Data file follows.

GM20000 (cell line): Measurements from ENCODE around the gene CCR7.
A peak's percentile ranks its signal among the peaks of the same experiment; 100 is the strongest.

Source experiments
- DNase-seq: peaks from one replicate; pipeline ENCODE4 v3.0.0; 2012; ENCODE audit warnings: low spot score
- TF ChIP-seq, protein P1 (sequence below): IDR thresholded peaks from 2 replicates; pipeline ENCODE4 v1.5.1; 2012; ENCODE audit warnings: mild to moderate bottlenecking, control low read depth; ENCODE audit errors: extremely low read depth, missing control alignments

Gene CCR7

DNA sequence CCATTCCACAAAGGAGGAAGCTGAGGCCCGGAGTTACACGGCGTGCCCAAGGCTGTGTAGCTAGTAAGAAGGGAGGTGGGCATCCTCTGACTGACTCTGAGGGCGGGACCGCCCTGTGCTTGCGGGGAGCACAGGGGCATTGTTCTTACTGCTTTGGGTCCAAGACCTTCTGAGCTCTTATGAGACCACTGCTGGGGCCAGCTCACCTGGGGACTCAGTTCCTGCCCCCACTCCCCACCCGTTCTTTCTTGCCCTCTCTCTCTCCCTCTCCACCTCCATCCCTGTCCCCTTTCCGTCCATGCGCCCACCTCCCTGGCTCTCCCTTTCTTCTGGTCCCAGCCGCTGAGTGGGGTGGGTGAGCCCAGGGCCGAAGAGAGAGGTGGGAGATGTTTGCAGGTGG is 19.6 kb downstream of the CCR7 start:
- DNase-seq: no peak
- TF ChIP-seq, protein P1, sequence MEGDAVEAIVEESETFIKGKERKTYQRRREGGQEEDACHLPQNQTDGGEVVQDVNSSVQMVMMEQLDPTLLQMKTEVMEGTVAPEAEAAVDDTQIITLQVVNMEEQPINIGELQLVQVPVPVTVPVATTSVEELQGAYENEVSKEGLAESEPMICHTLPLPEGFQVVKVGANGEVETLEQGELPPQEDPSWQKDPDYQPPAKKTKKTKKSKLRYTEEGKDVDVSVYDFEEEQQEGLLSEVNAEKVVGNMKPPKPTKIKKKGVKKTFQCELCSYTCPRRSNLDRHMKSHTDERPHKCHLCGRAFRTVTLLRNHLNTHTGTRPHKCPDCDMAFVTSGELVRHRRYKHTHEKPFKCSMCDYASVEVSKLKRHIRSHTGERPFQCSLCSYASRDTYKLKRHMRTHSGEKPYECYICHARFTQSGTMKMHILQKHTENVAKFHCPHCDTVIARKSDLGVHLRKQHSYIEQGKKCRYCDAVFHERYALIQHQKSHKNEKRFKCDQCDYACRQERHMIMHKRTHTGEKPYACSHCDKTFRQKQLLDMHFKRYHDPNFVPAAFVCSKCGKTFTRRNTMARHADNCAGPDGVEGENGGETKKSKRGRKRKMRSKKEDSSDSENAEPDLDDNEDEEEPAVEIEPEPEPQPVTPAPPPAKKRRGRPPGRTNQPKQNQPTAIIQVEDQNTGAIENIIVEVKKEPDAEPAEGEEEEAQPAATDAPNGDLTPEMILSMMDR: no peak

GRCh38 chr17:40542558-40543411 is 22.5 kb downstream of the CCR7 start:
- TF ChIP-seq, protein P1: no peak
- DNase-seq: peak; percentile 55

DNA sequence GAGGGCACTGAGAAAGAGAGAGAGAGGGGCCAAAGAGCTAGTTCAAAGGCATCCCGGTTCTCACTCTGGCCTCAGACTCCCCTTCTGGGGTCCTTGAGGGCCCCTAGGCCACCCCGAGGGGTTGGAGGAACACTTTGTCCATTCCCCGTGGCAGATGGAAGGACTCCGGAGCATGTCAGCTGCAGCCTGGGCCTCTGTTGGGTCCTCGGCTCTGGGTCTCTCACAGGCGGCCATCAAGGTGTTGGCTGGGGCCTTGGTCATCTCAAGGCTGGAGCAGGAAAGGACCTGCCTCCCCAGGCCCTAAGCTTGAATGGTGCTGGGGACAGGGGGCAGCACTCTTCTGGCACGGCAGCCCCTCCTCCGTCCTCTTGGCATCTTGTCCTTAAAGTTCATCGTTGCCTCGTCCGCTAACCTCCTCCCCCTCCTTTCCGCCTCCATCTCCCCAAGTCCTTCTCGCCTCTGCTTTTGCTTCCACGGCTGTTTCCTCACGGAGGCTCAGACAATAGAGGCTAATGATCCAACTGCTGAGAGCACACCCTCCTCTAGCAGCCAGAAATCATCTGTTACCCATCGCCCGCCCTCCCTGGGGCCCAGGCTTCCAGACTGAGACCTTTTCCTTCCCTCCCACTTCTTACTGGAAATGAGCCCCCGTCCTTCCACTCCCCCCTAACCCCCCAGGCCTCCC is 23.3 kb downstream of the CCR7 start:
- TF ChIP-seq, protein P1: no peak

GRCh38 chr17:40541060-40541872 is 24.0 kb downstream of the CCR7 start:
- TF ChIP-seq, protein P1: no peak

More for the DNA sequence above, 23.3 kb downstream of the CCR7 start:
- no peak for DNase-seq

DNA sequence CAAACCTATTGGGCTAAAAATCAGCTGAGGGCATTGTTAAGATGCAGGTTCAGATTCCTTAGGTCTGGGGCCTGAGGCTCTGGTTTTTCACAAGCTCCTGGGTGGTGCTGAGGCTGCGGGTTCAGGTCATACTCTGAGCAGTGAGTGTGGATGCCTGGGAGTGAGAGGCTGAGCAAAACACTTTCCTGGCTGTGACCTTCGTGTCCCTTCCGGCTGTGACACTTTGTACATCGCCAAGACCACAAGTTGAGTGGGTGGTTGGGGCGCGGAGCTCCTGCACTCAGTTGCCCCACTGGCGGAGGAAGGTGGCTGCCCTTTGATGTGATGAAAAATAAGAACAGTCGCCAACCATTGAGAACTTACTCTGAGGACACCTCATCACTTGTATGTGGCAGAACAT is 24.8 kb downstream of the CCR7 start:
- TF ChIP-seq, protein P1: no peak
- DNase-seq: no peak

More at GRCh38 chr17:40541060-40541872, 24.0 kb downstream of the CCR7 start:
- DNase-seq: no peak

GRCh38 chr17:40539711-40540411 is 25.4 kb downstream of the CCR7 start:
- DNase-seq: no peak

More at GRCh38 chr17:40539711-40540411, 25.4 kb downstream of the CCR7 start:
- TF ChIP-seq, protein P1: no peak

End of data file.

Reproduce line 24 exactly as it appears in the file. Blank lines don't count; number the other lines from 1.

GRCh38 chr17:40539711-40540411 is 25.4 kb downstream of the CCR7 start: